Judge Joel Pearce's movie script is titled Tertiary Anxiety. He's taking his movie title generator in for repairs.
How do you stop a killer who is inside your head?
If you add enough familiar genre elements to your film, it no longer matters whether that it's well made. Murderous Intent is so mind-achingly generic that I didn't care by the end that it is, in a lot of ways, a good movie.
Facts of the Case
Police psychologist Sally (Toni Collette, Little Miss Sunshine) is brought in to help unravel a bizarre case that centers around a bizarre murder in a boys' boarding school. Inspector McKenzie (Richard Roxburgh, Van Helsing) can't get enough physical evidence to convict teenager Alex (Eddie Redmayne, Elizabeth: The Golden Age). He is sure that Alex is guilty, but needs Sally to get into his head and find the truth. As she talks with Alex and the many flashbacks unfold, however, it seems that someone else was already in Alex's head. Nigel (Tom Sturridge, Vanity Fair), the murdered boy, had a strange connection to Alex, but Sally isn't convinced that Alex is guilty.
Admittedly, it doesn't help that the British-Australian co-production Like Minds was renamed Murderous Intent for its North American release. Murderous Intent is one of those ([ominous adjective]+[abstract noun]) titles, no doubt chosen through the use of some Hollywood title generator programs. This new title raises the ghosts of Primal Fear and Cruel Intentions, both of which are bad choices considering the plot.
As expected, the events of the film are also quite familiar to thriller veterans. We know almost instantly that we're trapped in the middle of a generic thriller, but we aren't sure what kind at first. Is it the multiple personalities twist? The psychic teenager twist? The boarding-school-unrequited-gay-love twist? The secret conspiracy twist? I won't spoil it for you here, but I can certainly say that each of the above twists has been done in much better films than this. As if realizing that the audience is likely to figure things out too early, a lot of work has been done to muddy things up for us. Of course, all that really ever does is confuse us, and we're certainly left with significant questions when the credits start rolling here.
The biggest of these questions: what are all these great actors doing in generic drivel like this? It's a B-grade movie with an A grade cast. Toni Collette is an excellent actor, and holds the film together nicely. Richard Roxburgh has made some iffy choices in the past (I'm looking at you, League of Extraordinary Gentlemen), but he doesn't turn himself into a typical detective here. Both of the boys give standout performances as well. These consistently strong performances do help, but the best performances in the world wouldn't change the fact that Murderous Intent is strictly recycled material.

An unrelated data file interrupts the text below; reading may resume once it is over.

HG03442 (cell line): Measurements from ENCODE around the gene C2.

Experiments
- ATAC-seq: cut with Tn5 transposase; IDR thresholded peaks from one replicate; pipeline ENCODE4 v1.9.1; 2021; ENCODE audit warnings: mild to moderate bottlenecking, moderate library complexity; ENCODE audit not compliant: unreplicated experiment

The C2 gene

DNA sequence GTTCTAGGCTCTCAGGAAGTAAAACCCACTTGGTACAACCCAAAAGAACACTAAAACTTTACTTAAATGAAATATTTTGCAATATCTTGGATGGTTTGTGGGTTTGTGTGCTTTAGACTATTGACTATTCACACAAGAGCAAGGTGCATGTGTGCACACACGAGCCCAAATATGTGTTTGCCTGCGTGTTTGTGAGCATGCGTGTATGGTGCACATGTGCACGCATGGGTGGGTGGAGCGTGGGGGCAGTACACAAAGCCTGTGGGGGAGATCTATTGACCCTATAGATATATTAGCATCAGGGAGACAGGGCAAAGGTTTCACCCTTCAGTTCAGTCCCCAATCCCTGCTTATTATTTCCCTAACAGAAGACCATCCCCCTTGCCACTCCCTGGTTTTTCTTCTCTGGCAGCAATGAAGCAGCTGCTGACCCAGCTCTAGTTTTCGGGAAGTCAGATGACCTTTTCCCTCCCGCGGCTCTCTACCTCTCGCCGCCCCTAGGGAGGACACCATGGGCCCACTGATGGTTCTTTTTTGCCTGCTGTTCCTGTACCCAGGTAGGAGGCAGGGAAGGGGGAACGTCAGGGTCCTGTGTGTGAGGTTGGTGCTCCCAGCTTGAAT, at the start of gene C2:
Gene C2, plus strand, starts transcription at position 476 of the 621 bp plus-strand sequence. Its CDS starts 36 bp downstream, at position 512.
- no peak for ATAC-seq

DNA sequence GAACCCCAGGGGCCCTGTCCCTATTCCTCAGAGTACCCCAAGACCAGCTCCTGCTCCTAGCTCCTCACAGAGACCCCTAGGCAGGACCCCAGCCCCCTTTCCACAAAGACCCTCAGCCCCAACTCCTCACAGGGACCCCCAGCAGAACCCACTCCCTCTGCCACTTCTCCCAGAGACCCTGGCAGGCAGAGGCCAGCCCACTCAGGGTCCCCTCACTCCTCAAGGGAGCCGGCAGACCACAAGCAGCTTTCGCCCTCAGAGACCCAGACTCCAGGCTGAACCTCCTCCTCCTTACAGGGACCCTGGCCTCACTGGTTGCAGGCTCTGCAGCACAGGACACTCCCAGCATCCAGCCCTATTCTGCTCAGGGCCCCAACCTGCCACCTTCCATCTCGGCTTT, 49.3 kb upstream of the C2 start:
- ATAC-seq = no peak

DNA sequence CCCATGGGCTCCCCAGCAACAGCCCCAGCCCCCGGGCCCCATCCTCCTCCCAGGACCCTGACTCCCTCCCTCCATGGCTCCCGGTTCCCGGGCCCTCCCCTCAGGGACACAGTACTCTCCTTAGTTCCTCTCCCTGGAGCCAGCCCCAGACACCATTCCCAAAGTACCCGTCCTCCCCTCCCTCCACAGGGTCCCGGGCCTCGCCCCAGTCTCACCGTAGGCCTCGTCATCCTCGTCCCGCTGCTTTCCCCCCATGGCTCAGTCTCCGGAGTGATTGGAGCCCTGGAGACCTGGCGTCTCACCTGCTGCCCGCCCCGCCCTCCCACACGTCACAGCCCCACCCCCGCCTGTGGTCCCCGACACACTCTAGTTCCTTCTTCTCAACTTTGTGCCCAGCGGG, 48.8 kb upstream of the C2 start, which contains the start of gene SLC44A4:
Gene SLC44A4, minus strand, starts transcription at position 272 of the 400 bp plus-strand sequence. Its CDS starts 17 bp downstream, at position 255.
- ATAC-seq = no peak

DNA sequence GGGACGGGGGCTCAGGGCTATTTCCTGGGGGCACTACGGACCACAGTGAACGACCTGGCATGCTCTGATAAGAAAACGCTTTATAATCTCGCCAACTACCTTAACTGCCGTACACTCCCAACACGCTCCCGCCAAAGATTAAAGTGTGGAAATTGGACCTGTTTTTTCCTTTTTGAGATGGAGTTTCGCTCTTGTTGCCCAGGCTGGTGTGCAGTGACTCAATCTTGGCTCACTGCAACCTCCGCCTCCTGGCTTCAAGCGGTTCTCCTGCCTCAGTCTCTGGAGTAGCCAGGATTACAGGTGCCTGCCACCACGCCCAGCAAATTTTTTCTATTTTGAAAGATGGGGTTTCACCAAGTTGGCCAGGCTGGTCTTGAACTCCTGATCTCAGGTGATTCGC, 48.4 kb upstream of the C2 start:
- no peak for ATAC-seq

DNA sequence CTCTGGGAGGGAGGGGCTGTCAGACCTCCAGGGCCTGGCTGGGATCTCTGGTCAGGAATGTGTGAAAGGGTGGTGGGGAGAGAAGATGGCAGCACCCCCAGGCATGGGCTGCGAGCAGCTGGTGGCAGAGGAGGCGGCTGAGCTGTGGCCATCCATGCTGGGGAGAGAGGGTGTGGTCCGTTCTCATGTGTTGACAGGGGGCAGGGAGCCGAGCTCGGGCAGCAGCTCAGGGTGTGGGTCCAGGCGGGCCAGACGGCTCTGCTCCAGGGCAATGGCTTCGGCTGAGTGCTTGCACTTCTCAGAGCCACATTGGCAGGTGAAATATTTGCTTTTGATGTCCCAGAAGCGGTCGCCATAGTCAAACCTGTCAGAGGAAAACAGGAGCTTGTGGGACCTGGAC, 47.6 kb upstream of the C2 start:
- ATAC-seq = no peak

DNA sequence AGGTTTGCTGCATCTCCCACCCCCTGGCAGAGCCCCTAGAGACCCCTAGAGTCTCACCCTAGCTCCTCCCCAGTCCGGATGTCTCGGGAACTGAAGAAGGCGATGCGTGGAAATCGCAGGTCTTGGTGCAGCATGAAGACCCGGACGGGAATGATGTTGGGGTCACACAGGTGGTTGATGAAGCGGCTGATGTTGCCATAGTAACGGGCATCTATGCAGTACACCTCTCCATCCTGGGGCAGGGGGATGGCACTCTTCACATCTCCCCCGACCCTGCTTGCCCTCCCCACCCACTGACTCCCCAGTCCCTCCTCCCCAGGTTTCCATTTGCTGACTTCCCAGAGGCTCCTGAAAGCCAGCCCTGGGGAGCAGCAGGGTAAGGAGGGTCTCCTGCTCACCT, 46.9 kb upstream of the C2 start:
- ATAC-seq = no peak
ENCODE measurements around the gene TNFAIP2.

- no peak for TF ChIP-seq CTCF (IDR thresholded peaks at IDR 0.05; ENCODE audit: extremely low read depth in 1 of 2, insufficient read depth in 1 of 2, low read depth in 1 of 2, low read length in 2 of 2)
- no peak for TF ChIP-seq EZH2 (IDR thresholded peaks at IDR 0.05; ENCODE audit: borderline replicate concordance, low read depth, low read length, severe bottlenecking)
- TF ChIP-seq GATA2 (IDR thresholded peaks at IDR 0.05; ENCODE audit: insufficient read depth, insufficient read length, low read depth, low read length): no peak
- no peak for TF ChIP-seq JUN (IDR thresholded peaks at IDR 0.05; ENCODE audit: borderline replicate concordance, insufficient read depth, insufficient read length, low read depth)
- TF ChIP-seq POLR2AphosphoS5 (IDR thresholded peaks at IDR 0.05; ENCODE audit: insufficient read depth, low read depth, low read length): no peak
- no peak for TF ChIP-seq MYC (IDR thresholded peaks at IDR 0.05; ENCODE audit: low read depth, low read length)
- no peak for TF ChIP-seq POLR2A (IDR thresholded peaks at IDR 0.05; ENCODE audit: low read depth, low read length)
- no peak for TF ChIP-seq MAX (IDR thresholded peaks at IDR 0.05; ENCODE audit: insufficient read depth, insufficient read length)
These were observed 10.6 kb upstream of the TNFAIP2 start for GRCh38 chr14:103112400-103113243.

The biggest problem here is that we are never given reason to distrust the story that Alex tells Sally. The film lacks the sophistication to play games with the audience; it is content to simply coast on the back of the twist that it's chosen. All thrillers know that the audience has certain expectations: a good thriller knows how to exploit those expectations to surprise and entertain us.
For what it's worth, Genius Products has pulled together a solid little package for this release. The image quality is consistently strong, with solid black levels and good overall detail. The sound is also excellent, with clear dialogue, an effective score, and inventive surround design. The disc has a production featurette, as well as a commentary with director Gregory J. Read and composer Carlo Glacco. It's a great track, and it's clear that a lot of thought was put into the production of the film. I just don't understand why nobody realized that they were doing something that had been done before.
I wish I could recommend Murderous Intent. After all, it isn't a bad movie in any single aspect of its production, except perhaps the script, which fails to acknowledge the massive list of thrillers it steals from and reflects. Though it is a competent production, it failed to grip me, which is the most important thing for any thriller.
Murderous Intent is guilty, whether Alex is or not.
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Scales of Justice
Studio: Genius Products
• Director and Composer Commentary
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